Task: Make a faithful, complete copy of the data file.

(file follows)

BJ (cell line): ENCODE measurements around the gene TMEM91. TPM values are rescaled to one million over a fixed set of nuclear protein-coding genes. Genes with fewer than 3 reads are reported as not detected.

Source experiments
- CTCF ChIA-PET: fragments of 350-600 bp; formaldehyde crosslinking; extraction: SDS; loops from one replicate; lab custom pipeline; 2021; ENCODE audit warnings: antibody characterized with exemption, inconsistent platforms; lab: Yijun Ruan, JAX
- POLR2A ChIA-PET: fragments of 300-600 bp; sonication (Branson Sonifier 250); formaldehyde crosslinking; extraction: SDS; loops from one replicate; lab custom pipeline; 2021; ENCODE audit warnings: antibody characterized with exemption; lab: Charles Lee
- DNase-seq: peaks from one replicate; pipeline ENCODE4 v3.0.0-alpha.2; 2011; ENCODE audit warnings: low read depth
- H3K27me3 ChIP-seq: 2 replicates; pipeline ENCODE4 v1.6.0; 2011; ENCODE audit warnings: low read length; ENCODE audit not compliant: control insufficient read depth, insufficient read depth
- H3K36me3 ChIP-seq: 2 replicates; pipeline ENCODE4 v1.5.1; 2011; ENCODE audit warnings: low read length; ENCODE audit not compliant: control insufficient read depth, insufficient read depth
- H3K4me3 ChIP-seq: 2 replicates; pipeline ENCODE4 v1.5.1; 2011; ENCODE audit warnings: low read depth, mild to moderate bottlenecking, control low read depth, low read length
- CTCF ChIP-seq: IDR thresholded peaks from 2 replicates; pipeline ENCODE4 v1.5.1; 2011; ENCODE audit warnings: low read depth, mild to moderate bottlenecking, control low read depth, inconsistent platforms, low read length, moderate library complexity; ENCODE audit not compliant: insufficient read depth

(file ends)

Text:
BJ (cell line): ENCODE measurements around the gene TMEM91. TPM values are rescaled to one million over a fixed set of nuclear protein-coding genes. Genes with fewer than 3 reads are reported as not detected.

Source experiments
- CTCF ChIA-PET: fragments of 350-600 bp; formaldehyde crosslinking; extraction: SDS; loops from one replicate; lab custom pipeline; 2021; ENCODE audit warnings: antibody characterized with exemption, inconsistent platforms; lab: Yijun Ruan, JAX
- POLR2A ChIA-PET: fragments of 300-600 bp; sonication (Branson Sonifier 250); formaldehyde crosslinking; extraction: SDS; loops from one replicate; lab custom pipeline; 2021; ENCODE audit warnings: antibody characterized with exemption; lab: Charles Lee
- DNase-seq: peaks from one replicate; pipeline ENCODE4 v3.0.0-alpha.2; 2011; ENCODE audit warnings: low read depth
- H3K27me3 ChIP-seq: 2 replicates; pipeline ENCODE4 v1.6.0; 2011; ENCODE audit warnings: low read length; ENCODE audit not compliant: control insufficient read depth, insufficient read depth
- H3K36me3 ChIP-seq: 2 replicates; pipeline ENCODE4 v1.5.1; 2011; ENCODE audit warnings: low read length; ENCODE audit not compliant: control insufficient read depth, insufficient read depth
- H3K4me3 ChIP-seq: 2 replicates; pipeline ENCODE4 v1.5.1; 2011; ENCODE audit warnings: low read depth, mild to moderate bottlenecking, control low read depth, low read length
- CTCF ChIP-seq: IDR thresholded peaks from 2 replicates; pipeline ENCODE4 v1.5.1; 2011; ENCODE audit warnings: low read depth, mild to moderate bottlenecking, control low read depth, inconsistent platforms, low read length, moderate library complexity; ENCODE audit not compliant: insufficient read depth